SEX! SEX! SEX!
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In many African communities, sex as a subject matter has completely been neglected over the years. Be it in summary or in a detail, many people, especially African parents, shy away from talking about it. And it is not because they fear their children or anything, but because of the ’embarrassment’ that this topic brings up. But worry not guys, for I, Bildad, the brazen one, is here to talk about it.
Let me start by asking,
When was the first time that you learned about sex?
Who was the first person you talked to about sex?
The most common answer by many will be that primary school was where they first learned about it and that their teachers and friends were the first people who they talked to about it. However, this may not be the case for all as some may have different answers which is okay, but among these different answers, at home and parents are answers which are least stated.
It is saddening to see that many African parents abhor sex education in the current era that we are living in. Most of these parents tend to overlook and ignore talking about this vital topic with their children, all as a result of one surprising reason that I had earlier mentioned, embarrassment. Folks, this is the influential reason as to why many Africans, especially the African parents, shy away from talking about sex.
Consequentially, their fear of being embarrassed has made their children to know sex as a bad thing, or how most of the little children in Kenya term it in Swahili as “tabia mbaya” which when translated to English simply means “bad manners.”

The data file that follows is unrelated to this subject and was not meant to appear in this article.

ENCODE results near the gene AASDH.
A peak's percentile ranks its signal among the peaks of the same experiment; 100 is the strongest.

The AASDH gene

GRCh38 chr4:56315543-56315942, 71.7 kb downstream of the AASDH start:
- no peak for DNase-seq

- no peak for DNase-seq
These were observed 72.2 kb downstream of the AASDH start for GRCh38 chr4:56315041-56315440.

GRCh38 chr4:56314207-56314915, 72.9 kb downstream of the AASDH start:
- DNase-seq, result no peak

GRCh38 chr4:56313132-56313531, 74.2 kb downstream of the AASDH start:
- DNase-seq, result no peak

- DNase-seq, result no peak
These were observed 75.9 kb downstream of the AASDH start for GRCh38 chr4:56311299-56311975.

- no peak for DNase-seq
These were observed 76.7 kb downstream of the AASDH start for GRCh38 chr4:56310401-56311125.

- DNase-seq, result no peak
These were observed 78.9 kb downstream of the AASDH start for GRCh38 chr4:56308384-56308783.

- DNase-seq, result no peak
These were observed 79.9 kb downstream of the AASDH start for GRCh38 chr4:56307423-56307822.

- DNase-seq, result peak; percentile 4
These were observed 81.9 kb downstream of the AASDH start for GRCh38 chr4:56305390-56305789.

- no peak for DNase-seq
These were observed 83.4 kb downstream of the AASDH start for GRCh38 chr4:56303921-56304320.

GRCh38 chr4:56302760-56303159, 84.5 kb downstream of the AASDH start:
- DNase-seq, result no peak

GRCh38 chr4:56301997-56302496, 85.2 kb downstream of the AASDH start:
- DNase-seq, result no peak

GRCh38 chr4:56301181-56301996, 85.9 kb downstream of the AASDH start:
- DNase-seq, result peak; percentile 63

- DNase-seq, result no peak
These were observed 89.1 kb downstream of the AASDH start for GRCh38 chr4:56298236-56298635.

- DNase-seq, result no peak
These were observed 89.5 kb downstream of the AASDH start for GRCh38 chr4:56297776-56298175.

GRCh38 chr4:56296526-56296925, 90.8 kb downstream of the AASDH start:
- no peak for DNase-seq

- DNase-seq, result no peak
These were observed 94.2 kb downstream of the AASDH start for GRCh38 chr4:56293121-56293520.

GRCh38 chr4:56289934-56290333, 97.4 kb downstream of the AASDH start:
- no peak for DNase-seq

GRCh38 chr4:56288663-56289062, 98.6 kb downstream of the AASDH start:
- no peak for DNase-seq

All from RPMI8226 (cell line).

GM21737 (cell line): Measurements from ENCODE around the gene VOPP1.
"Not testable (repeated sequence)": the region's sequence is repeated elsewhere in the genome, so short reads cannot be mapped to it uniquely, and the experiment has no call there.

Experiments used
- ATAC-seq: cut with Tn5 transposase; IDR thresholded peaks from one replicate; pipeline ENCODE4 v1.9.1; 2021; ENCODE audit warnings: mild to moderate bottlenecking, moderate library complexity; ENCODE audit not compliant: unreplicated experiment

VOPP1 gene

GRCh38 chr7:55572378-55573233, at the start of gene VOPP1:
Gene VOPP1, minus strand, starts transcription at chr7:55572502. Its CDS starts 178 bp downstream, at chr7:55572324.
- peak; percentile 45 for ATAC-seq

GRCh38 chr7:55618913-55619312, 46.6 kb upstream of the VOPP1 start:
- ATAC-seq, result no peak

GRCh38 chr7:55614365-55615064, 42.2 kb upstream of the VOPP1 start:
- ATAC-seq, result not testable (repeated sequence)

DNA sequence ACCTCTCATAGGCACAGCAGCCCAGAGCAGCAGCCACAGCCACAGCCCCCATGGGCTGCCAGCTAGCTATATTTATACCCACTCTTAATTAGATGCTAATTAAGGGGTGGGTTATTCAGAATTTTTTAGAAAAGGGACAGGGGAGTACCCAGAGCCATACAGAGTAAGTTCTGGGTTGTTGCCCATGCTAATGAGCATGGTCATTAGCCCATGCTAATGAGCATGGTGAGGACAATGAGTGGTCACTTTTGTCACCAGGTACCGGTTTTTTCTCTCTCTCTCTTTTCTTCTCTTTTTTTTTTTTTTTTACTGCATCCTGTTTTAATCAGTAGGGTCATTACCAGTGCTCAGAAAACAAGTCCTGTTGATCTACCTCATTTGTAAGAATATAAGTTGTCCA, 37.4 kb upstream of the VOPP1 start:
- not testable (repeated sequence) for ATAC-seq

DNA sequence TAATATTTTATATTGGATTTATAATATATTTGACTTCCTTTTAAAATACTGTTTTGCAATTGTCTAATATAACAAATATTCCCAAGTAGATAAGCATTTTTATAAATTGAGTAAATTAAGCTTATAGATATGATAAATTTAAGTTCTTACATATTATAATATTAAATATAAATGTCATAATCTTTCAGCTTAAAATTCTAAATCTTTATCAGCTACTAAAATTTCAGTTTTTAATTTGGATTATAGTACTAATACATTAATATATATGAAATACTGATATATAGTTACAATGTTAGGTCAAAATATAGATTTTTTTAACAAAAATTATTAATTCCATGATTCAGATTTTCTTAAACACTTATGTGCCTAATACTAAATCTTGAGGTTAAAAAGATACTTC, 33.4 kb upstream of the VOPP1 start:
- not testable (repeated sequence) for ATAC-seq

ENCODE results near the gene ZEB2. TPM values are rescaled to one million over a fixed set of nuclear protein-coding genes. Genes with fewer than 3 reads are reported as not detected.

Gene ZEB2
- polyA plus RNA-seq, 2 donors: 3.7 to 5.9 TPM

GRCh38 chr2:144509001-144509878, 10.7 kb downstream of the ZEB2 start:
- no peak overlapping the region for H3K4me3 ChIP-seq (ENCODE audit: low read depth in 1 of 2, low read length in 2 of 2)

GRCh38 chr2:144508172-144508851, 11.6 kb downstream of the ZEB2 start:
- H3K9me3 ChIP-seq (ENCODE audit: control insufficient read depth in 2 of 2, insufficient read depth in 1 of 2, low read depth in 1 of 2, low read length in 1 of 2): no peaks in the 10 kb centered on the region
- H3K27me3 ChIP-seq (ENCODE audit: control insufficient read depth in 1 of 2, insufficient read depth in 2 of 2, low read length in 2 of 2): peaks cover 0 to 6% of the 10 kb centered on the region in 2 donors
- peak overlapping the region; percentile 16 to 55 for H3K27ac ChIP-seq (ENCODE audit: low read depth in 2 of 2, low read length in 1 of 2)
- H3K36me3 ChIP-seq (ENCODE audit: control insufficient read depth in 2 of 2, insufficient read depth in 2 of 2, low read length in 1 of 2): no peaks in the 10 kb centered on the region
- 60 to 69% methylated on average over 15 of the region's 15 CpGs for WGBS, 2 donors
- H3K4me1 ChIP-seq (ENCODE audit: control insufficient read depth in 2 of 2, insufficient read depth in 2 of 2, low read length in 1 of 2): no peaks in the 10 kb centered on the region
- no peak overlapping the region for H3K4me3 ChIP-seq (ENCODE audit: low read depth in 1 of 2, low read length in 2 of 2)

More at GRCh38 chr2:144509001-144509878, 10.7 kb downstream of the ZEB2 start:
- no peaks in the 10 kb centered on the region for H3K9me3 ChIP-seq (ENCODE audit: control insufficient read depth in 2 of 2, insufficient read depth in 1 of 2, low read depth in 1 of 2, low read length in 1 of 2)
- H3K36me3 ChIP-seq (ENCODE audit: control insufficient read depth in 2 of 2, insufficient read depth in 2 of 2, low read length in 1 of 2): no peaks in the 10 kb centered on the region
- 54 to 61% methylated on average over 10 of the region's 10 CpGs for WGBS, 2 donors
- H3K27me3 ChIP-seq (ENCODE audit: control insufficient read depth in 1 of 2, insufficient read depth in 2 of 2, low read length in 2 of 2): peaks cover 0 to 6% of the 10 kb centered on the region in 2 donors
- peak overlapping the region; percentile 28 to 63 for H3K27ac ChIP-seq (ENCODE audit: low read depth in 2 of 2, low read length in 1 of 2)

As a result, when these little children grow up into their early teenage years in primary school (let’s say at around class four or five); when they start experiencing puberty and the feelings that come along with it; they unknowingly find themselves engaging in early sex and sexually related activities like caressing and osculation. And once their parents come to find out that their children engage in such activities, what do they do?
Don’t the parents rebuke, beat, curse, chase away, and even take other strong and hurting measures against their children? Children whom they failed to talk to and educate on such matters!
But even after these parents rebuke, curse, and do all other sorts of related things, will anything be changed?
Of course not! On the contrary, these children suffer even more! They’ll end up having early unwanted-pregnancies, sexually transmitted illnesses which will then lead them to be guilty, fall into depression, opt for abortions, and in worse scenarios, commit suicide.
So, let us talk about sex. Let us not shy away from this topic. Let us openly talk about this sex and sex education matter without any fear whatsoever.
Let us change this whole sex education narrative that our children currently know, that when it reaches that moment when our children will be asked, “From who did you learn about sex education?” Let them proudly answer by saying, “It was from our parents.”
The time is now that our children may learn about sex education from as little as when they are eleven years old. So that they become aware and be able to avoid the possible dangers that come along with issues related to sex.
Stars, this is the sixth episode of the “I’m an African but…” blog chain started by Valentine and Bolaji Gelax where we’ve had people from different countries in Africa write about things they’re expected to like, love or be as Africans, but they are not.